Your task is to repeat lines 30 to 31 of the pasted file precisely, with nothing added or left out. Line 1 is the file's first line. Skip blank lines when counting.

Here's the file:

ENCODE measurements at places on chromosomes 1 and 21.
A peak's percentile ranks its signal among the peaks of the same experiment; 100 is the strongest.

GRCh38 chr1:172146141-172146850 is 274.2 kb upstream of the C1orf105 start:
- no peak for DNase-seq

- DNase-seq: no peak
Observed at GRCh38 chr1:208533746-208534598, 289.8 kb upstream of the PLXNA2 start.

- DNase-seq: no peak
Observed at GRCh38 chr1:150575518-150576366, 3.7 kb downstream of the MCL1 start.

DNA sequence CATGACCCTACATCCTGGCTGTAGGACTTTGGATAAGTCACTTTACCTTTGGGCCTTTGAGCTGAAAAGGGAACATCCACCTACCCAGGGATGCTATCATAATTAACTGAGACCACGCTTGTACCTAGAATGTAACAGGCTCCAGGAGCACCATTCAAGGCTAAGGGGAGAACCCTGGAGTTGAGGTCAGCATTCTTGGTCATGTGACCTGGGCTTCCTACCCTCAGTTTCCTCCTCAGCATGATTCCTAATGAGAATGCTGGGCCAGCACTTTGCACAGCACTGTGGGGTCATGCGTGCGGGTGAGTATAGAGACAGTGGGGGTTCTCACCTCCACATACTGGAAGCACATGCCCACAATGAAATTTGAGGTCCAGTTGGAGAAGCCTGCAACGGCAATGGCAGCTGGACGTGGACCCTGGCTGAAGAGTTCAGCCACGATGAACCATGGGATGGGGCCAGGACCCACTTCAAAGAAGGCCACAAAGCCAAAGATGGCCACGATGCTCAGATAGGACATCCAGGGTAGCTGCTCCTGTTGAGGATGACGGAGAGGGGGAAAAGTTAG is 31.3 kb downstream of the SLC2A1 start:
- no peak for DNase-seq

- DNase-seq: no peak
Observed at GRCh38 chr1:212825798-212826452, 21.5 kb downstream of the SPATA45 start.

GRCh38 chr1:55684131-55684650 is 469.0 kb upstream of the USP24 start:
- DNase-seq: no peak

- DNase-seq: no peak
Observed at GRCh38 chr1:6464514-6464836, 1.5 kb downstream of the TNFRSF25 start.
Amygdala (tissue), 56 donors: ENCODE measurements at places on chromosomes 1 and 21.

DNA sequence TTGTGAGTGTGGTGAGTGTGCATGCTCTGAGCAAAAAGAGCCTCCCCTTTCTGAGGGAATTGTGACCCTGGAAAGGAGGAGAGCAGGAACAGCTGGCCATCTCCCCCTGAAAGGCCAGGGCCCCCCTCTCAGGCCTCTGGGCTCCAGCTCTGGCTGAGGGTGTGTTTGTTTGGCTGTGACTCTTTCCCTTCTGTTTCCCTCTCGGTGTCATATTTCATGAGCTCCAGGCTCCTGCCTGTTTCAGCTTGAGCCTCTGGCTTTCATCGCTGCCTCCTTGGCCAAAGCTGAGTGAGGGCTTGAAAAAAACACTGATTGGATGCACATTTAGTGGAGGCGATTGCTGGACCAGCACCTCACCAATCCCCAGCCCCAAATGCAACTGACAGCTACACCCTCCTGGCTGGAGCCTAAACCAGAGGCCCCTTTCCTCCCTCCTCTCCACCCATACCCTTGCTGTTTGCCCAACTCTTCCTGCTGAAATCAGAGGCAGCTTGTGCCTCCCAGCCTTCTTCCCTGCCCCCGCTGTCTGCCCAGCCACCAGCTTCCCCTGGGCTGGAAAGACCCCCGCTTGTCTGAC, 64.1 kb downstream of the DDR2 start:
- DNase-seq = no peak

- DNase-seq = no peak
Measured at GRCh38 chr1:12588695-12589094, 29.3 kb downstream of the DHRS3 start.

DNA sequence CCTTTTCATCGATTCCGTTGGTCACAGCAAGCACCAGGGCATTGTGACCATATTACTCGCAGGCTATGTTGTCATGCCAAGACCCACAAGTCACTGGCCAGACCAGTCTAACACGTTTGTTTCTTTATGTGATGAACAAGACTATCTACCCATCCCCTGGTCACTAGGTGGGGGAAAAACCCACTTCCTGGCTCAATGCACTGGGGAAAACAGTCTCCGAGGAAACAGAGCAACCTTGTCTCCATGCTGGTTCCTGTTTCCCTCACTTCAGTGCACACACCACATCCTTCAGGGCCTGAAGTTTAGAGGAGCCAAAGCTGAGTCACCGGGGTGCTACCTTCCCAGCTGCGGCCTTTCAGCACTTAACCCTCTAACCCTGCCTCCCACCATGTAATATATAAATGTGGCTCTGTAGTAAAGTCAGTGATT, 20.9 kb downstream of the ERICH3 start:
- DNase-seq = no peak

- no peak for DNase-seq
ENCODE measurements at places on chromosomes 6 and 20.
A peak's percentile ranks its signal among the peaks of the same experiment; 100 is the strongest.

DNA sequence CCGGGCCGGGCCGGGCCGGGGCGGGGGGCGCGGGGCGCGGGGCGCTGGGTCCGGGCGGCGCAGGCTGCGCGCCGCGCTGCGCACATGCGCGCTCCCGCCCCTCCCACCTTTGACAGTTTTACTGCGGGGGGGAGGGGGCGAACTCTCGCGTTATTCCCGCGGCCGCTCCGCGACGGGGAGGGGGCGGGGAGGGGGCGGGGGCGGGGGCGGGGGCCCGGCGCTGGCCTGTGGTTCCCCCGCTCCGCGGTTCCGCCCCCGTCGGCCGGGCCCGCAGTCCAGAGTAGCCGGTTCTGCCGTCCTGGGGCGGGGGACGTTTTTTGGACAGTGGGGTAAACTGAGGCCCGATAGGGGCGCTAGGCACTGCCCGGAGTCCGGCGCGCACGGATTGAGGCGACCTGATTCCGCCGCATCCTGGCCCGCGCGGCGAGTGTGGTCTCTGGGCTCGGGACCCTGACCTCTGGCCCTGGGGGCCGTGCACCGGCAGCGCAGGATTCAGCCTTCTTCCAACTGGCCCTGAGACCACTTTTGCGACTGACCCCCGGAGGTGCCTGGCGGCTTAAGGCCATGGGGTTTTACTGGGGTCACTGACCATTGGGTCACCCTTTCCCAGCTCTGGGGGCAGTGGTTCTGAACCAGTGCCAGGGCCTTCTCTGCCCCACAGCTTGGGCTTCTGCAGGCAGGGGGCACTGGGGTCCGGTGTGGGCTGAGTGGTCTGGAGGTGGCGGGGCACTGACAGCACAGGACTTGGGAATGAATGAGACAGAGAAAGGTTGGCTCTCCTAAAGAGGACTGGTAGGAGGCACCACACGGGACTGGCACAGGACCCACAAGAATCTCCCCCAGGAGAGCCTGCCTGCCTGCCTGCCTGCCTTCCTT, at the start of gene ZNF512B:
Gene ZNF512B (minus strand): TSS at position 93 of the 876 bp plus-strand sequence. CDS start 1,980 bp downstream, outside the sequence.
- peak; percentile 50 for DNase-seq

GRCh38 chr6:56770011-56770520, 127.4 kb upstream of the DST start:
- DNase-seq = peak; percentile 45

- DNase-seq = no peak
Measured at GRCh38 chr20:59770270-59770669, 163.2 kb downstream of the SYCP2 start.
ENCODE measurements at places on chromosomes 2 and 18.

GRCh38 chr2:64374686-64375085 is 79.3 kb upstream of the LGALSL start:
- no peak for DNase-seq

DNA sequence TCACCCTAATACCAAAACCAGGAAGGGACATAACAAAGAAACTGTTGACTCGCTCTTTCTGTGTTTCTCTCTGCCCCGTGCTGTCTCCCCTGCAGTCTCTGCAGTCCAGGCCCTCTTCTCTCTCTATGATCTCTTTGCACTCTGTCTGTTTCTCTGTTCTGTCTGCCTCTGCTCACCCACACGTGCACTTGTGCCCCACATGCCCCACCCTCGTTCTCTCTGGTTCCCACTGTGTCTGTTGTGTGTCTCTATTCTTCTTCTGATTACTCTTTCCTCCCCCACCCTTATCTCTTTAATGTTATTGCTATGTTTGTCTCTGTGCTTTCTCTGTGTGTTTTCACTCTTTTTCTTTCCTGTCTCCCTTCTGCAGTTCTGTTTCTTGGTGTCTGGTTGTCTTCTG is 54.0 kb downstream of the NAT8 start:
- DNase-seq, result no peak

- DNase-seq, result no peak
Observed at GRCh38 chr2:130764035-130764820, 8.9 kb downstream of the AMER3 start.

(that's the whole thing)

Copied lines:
GRCh38 chr6:56770011-56770520, 127.4 kb upstream of the DST start:
- DNase-seq = peak; percentile 45